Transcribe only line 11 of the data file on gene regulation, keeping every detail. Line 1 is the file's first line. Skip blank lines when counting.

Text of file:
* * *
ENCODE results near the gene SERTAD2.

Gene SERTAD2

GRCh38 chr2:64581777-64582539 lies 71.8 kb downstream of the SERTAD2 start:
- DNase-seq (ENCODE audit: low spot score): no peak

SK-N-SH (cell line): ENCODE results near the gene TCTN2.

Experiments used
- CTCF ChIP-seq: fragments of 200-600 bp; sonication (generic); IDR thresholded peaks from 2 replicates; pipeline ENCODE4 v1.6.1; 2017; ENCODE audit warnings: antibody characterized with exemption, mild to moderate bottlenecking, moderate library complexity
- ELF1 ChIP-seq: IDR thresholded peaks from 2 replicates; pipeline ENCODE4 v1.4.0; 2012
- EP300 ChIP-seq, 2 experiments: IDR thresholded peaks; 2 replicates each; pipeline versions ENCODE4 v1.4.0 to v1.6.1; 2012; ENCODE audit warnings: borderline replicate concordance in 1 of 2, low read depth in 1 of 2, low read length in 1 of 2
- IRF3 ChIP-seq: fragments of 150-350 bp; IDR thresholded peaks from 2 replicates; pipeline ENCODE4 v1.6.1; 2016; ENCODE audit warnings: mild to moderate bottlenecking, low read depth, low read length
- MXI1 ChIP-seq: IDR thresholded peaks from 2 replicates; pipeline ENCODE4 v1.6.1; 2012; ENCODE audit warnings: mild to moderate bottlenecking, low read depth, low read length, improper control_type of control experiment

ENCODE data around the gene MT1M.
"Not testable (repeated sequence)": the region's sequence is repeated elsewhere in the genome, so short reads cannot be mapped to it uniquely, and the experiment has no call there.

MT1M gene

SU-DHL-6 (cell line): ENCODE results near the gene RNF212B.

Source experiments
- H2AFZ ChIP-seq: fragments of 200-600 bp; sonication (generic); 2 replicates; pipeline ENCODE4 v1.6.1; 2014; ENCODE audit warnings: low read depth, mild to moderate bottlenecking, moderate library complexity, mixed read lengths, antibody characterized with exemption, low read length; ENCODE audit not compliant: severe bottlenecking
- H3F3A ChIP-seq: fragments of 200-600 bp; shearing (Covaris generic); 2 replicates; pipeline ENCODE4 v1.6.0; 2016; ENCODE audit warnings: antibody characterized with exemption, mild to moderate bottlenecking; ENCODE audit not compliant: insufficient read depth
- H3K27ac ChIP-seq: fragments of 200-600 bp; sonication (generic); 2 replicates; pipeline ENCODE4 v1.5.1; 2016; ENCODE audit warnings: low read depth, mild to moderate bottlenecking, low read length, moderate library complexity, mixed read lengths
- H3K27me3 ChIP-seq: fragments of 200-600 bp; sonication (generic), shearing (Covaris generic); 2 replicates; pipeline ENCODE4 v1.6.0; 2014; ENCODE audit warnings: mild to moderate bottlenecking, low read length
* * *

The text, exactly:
- MXI1 ChIP-seq: IDR thresholded peaks from 2 replicates; pipeline ENCODE4 v1.6.1; 2012; ENCODE audit warnings: mild to moderate bottlenecking, low read depth, low read length, improper control_type of control experiment